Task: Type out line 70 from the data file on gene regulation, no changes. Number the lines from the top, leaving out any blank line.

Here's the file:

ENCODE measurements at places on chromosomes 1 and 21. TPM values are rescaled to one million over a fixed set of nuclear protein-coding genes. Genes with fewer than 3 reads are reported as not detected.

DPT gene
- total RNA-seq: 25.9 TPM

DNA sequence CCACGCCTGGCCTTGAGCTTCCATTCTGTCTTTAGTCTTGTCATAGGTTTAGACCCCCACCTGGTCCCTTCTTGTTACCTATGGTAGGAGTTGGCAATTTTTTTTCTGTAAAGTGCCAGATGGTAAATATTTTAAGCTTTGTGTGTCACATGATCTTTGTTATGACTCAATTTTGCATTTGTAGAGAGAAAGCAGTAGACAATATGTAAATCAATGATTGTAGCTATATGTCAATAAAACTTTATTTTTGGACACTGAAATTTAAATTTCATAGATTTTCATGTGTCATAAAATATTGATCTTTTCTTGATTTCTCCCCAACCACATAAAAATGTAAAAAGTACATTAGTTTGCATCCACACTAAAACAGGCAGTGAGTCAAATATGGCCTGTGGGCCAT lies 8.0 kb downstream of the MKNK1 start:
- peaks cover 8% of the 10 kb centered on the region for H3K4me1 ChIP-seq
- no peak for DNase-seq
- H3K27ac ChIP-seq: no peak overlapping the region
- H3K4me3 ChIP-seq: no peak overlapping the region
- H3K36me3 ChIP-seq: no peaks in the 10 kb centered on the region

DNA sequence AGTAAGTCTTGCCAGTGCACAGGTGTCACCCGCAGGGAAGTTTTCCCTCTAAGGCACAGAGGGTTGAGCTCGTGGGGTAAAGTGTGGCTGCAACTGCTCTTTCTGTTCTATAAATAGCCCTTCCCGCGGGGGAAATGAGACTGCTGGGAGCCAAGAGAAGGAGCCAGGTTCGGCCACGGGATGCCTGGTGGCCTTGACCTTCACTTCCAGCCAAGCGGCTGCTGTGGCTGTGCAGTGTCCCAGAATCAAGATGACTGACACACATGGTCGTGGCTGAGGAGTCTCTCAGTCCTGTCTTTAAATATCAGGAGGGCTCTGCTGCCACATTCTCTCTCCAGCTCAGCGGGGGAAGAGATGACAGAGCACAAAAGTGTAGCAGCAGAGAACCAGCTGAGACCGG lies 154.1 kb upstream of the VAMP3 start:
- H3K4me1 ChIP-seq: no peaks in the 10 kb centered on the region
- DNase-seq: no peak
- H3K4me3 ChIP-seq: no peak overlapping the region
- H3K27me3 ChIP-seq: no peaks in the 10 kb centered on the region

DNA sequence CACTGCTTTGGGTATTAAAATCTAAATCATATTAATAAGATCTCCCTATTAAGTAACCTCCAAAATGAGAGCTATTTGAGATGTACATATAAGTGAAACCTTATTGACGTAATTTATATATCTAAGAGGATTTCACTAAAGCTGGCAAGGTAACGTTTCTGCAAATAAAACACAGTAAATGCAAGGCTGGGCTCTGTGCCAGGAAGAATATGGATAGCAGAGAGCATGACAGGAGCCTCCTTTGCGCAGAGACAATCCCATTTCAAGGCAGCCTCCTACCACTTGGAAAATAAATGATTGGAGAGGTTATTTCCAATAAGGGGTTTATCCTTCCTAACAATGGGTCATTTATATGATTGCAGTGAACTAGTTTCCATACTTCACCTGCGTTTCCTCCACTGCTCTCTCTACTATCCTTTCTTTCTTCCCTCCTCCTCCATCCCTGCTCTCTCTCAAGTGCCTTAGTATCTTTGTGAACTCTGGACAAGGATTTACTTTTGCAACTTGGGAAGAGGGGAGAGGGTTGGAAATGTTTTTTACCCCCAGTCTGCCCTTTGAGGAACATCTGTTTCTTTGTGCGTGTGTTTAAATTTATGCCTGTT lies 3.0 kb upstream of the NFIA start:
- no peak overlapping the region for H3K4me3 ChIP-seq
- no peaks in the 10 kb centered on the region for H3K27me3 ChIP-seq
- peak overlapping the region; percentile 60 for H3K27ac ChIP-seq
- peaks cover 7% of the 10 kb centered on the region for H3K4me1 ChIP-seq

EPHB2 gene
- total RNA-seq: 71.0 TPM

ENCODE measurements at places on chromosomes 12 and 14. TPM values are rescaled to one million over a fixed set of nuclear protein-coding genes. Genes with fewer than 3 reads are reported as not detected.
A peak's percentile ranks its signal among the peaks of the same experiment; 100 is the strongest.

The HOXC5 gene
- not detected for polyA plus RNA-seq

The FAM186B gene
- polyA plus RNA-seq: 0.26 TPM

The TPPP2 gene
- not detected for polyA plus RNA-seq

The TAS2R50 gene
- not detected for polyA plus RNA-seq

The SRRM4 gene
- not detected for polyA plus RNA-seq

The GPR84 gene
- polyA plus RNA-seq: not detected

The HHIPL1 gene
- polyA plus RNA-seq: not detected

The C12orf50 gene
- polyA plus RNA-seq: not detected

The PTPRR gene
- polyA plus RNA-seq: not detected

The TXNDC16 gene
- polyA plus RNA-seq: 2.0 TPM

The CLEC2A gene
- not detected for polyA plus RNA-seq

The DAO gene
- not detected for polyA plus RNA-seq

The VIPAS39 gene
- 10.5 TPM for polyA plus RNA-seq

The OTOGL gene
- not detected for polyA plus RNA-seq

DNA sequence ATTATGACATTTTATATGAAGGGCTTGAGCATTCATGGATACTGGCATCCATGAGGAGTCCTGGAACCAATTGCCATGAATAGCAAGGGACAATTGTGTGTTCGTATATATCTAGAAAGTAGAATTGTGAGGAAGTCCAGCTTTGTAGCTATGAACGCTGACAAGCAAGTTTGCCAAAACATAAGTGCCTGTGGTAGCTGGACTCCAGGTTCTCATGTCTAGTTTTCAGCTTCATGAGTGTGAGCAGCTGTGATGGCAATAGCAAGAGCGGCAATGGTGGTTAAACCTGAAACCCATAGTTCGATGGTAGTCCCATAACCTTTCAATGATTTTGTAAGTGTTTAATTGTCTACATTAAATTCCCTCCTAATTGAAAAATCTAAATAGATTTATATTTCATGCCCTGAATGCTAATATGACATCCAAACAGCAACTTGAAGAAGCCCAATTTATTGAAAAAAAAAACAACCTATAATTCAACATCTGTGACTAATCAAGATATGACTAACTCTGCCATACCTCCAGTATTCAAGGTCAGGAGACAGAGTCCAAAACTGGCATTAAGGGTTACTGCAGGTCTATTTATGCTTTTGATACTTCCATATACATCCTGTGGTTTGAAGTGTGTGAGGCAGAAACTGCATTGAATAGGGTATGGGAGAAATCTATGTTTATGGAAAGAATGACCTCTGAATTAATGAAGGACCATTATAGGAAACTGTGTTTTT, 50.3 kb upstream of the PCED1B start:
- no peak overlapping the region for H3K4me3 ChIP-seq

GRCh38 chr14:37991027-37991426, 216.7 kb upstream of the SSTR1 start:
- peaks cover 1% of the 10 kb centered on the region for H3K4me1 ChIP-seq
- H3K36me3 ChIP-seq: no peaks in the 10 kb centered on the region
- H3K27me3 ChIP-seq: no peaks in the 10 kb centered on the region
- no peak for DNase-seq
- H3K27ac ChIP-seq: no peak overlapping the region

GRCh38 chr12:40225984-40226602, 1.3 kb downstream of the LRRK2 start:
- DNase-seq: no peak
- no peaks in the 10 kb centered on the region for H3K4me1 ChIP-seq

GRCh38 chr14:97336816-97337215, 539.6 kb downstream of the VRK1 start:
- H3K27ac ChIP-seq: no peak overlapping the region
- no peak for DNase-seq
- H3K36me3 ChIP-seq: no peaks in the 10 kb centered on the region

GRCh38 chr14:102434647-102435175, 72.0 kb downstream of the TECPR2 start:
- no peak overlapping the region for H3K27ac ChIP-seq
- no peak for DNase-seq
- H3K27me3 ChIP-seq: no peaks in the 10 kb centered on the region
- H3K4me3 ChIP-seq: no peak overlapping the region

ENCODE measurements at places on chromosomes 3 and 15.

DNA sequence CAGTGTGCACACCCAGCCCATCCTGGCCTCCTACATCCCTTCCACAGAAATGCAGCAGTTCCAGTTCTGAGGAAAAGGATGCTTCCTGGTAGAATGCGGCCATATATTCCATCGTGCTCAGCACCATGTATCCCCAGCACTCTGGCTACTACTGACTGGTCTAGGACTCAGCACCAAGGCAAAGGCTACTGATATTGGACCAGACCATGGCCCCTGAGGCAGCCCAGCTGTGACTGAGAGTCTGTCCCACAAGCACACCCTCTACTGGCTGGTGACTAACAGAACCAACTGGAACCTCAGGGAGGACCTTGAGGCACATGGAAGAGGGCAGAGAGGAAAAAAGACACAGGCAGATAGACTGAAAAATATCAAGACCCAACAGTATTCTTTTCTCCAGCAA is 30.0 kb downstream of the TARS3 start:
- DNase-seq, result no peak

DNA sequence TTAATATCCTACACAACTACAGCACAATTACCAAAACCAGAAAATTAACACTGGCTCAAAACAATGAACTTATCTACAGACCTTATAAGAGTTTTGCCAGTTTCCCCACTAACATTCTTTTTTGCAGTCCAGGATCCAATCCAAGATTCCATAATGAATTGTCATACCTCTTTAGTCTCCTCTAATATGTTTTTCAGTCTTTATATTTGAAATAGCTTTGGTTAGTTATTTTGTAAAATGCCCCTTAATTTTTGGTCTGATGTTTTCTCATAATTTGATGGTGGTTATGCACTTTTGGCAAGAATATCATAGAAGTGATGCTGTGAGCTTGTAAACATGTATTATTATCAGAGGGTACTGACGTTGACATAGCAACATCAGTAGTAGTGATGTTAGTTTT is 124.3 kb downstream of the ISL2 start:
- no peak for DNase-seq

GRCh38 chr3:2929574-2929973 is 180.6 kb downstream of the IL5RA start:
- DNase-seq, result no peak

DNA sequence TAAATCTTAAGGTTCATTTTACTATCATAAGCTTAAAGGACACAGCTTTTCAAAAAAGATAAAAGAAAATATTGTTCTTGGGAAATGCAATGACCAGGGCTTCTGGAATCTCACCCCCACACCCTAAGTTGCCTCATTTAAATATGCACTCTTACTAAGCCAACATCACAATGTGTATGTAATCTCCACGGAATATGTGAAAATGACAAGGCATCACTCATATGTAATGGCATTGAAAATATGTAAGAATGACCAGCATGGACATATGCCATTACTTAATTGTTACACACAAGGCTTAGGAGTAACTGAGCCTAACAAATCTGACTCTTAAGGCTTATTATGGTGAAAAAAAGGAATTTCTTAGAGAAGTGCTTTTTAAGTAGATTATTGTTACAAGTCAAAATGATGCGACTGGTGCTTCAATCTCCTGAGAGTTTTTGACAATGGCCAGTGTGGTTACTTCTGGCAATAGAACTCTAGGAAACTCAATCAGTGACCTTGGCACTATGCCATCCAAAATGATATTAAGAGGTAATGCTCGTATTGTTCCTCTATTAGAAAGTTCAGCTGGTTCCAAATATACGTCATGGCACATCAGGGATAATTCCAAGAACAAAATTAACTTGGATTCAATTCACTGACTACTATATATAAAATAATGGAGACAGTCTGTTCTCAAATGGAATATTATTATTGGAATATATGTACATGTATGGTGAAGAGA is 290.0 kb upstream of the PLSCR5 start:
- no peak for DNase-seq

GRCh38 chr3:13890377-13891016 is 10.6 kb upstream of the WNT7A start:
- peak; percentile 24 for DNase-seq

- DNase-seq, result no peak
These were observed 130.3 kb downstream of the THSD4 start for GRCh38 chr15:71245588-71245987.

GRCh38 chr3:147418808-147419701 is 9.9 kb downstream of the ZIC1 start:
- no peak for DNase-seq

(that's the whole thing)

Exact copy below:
- H3K27me3 ChIP-seq: no peaks in the 10 kb centered on the region